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China to establish international maritime judicial centre
by Staff Writers
Beijing (AFP) March 13, 2016


US general in Korea named NATO's supreme commander
Brussels (AFP) March 11, 2016 - NATO said Friday it was naming General Curtis Scaparrotti, commander of US forces in South Korea, to become its top commander in Europe.

Scaparrotti, who replaces US General Philip Breedlove, will have to handle the Atlantic alliance's tense relationship with Russia.

Moscow is leading a bombing campaign in support of President Bashar al-Assad in Syria and allegedly backing rebels in eastern Ukraine against forces of the western-backed government in Kiev.

"The North Atlantic Council approved the nomination of General Curtis M. Scaparrotti, United States Army, to the post of Supreme Allied Commander Europe," NATO said in a statement.

Upon completion of "national confirmation processes," he will succeed Breedlove, a US air force general who has served in the post since May 2013, NATO said.

A European diplomat said the change had been expected in the position which is always held by an American.

China will establish an international maritime judicial centre, a report from the country's top court said Sunday, as it seeks to shore up territorial claims to the South and East China Sea at the centre of a growing regional dispute.

The decision comes as an international tribunal prepares to decide a case related to the country's claims in the South China Sea, where it has built a series of artificial islands capable of hosting military facilities.

Beijing has refused to participate in the arbitration brought by the Philippines in hopes of settling competing territorial claims in the region, where China has made sweeping assertions of sovereignty.

The new maritime judicial centre will help China "implement its strategy of becoming a powerful maritime country", Zhou Qiang, head of the Supreme People's Court, said in a report to the annual session of the Communist-controlled National People's Congress (NPC) legislature.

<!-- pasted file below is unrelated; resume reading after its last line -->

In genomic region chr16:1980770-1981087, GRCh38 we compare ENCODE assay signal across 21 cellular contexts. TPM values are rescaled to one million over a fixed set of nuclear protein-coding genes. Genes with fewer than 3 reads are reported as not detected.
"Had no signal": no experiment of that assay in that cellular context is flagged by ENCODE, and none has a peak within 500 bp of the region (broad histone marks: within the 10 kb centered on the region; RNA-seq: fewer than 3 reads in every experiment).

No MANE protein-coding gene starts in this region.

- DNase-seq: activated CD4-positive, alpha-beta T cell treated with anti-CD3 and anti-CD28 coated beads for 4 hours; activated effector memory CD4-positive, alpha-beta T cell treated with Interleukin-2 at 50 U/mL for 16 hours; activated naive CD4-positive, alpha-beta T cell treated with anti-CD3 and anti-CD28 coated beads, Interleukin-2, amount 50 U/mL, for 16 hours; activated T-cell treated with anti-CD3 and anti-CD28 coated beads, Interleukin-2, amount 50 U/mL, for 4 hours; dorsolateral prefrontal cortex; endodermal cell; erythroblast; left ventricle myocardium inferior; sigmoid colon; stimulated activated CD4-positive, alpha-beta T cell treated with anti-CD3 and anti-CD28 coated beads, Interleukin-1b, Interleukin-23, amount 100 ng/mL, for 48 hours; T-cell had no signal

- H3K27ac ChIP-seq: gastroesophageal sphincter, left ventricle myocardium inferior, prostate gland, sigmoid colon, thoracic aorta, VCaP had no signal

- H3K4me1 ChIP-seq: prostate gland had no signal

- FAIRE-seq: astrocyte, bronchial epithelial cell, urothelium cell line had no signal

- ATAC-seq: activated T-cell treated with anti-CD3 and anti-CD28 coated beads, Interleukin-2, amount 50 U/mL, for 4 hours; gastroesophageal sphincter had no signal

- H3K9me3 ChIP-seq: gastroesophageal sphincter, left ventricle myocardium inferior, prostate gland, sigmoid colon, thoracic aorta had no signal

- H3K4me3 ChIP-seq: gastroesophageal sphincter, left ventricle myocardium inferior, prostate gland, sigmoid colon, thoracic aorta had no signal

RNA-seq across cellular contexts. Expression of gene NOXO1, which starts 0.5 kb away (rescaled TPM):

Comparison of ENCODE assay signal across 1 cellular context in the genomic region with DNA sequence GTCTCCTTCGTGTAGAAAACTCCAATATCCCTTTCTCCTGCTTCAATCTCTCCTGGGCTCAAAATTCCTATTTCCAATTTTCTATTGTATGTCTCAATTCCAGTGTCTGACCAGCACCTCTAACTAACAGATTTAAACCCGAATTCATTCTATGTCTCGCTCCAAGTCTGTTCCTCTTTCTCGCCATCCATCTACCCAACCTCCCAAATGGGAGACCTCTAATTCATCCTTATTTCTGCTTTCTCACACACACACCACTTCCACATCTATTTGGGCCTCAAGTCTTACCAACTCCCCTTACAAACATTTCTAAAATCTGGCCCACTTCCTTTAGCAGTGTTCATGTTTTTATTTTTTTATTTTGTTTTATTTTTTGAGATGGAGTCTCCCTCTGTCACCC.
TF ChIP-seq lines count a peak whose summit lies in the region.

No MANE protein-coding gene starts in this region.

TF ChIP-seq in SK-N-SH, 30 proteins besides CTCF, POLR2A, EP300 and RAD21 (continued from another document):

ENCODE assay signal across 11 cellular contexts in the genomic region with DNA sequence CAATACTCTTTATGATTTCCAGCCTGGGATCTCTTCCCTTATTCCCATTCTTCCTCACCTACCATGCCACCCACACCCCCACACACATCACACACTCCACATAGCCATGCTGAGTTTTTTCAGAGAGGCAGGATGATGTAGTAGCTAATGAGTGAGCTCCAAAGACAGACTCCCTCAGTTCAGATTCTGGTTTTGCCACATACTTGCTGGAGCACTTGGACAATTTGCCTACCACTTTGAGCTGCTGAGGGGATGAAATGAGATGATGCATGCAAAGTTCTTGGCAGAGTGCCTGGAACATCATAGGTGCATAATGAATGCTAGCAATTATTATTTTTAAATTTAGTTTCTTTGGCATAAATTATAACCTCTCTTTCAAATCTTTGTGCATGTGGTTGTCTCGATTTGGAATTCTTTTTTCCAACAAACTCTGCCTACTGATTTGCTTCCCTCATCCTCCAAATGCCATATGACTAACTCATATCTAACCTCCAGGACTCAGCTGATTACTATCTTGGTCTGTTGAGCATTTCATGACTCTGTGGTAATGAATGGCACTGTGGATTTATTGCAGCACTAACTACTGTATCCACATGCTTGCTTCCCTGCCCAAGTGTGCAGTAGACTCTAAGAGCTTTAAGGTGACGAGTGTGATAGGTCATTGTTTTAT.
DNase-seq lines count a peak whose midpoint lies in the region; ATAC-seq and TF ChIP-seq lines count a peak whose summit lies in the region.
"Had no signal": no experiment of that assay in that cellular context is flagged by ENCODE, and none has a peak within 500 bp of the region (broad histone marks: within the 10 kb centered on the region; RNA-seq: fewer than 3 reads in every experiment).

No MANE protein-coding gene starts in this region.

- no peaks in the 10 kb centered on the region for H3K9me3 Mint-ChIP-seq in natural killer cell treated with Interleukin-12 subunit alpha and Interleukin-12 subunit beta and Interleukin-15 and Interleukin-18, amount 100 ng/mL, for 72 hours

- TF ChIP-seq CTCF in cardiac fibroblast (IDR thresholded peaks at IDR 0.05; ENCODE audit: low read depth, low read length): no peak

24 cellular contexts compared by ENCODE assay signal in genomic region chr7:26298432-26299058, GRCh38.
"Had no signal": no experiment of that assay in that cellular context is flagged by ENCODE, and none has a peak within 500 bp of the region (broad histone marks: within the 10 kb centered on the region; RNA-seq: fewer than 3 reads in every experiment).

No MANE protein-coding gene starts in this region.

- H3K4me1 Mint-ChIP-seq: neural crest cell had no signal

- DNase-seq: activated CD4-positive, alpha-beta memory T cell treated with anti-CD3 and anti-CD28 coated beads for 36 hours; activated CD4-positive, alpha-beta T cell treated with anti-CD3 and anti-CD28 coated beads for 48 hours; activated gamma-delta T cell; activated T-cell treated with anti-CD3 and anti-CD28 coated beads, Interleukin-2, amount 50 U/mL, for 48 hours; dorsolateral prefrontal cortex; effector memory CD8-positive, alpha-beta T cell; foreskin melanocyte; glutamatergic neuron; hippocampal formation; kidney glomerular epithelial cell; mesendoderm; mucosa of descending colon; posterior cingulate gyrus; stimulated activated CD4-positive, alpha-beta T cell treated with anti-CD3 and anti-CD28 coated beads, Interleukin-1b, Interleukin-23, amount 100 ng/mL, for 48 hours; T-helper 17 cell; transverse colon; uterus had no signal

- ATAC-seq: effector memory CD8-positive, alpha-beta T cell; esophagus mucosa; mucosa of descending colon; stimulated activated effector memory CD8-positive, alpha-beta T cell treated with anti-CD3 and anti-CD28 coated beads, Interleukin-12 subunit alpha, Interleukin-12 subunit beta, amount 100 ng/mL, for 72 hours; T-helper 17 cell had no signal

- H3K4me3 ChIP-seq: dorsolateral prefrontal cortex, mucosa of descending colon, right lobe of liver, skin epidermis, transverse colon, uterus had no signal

The centre, Zhou said, will "resolutely defend" China's "national sovereignty, maritime rights and interests, and other core interests".

The country already has a system of maritime courts, which have adjudicated more than 225,000 cases since 1984, the Supreme Court's spokesperson said last year.

Zhou's comments provided no details about how the new centre would differ from the existing institutions.

China has long-standing disputes over maritime territory in the East and South China Sea, where it has aggressively pursued its claims through an increasingly muscular military posture.

In recent years, the waters of the South China Sea have become the stage for a tussle for dominance between Beijing and Washington, the world's two largest economic and military powers.

China has never clearly defined its claims to the strategic region through which about a third of all the world's traded oil passes.

The Philippines and several other littoral states have competing claims in the region, as does Taiwan.

Manilla's decision to take its dispute with China to an international tribunal based in the Hague has infuriated Beijing, which insists the matter is outside the court's remit.

A ruling on the matter is expected before May.

China's criminal conviction near 100 percent in 2015
Beijing (AFP) March 13, 2016 - China found almost 100 percent of criminal defendants guilty last year, figures from the country's top court showed Sunday, even as authorities pledged to reduce wrongful convictions.

A total of 1,039 accused were "declared innocent" by Chinese courts in 2015, Zhou Qiang, head of the Supreme People's Court, said in a report to the annual session of the Communist-controlled National People's Congress (NPC) legislature.

In contrast 1.232 million were found guilty, a conviction rate of 99.92 percent.

The corresponding figures for 2014 were 778 acquittals and 1.184 million convictions, according to Zhou's report last year.

The use of force to extract confessions remains widespread in China and rights groups say suspects often do not have an effective defence in criminal trials, leading to regular miscarriages of justice.

Courts are politically controlled, with activists who come to trial virtually certain to be found guilty.

Public anger has mounted over miscarriages of justice, and in recent years courts have reversed death sentences in a handful of cases marred.

In February alone, five men were acquited of murder charges for which they had been wrongly jailed more than two decades earlier.

Chinese courts "corrected" 1,357 verdicts in 2015, the report said, but only explained the outcome of three cases.

The country should "learn a serious lesson" from the cases, Zhou said in the report, and "improve the mechanisms which can effectively prevent and correct false and wrong cases in a timely manner".

The Communist Party has pledged to ensure the "rule of law with Chinese characteristics" and said it will lessen the influence of local officials over courts.

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